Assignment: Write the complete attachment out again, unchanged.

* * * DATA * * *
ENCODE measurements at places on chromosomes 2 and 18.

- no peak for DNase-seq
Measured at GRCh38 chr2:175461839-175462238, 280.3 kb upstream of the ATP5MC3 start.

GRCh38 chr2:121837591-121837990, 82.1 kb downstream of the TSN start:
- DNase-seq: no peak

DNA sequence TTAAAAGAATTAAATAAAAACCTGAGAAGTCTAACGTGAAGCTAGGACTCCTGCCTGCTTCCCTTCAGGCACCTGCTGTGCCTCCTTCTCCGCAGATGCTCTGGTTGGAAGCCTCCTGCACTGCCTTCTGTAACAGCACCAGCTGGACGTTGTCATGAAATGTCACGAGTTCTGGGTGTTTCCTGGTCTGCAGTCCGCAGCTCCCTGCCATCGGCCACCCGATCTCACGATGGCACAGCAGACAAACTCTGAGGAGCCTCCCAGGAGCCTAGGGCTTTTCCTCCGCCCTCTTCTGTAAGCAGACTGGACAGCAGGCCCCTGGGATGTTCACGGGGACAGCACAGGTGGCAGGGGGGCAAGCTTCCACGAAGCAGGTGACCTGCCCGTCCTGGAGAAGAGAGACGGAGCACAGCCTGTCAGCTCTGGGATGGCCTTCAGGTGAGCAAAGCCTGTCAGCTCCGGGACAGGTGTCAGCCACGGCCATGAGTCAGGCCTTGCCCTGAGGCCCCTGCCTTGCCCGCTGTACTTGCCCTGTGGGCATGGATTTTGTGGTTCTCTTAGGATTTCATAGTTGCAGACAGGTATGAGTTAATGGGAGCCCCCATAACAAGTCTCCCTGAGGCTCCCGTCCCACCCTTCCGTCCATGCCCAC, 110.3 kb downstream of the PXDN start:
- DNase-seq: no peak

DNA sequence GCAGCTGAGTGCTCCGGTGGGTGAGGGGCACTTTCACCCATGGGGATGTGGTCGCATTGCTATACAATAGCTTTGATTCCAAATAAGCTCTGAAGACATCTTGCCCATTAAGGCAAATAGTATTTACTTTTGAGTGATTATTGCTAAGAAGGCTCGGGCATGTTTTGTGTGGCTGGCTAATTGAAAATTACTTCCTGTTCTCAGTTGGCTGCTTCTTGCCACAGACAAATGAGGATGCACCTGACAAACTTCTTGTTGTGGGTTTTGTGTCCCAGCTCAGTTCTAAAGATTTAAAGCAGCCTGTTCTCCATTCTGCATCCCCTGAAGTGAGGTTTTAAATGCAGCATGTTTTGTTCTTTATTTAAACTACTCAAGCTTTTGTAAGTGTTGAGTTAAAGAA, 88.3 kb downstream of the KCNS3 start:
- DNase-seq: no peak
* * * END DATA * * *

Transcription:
ENCODE measurements at places on chromosomes 2 and 18.

- no peak for DNase-seq
Measured at GRCh38 chr2:175461839-175462238, 280.3 kb upstream of the ATP5MC3 start.

GRCh38 chr2:121837591-121837990, 82.1 kb downstream of the TSN start:
- DNase-seq: no peak

DNA sequence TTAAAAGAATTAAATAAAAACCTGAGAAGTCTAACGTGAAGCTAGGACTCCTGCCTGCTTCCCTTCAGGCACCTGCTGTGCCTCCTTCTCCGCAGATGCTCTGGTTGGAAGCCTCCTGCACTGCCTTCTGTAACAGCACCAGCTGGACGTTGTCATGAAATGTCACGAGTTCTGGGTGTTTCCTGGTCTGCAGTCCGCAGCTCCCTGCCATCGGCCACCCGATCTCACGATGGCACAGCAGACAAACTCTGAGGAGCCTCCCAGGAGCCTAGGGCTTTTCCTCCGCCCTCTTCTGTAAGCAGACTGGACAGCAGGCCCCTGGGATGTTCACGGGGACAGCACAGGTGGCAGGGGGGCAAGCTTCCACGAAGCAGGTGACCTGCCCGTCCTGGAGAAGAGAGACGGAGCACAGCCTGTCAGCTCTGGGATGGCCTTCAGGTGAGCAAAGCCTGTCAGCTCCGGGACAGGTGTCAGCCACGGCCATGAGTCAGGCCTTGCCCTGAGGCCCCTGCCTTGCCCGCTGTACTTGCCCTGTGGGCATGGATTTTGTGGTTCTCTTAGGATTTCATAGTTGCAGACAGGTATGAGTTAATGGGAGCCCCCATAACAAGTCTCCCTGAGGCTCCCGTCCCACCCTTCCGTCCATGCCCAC, 110.3 kb downstream of the PXDN start:
- DNase-seq: no peak

DNA sequence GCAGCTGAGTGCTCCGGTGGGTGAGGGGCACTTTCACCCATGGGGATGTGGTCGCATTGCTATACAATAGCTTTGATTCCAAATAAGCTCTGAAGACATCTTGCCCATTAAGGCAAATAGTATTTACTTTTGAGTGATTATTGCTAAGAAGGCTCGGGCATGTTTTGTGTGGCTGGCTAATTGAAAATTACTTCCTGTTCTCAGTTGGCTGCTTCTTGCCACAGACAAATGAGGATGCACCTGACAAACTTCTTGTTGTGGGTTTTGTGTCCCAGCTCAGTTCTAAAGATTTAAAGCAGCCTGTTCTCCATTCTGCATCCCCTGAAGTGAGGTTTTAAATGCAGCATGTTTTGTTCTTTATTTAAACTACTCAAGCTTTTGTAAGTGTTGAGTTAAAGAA, 88.3 kb downstream of the KCNS3 start:
- DNase-seq: no peak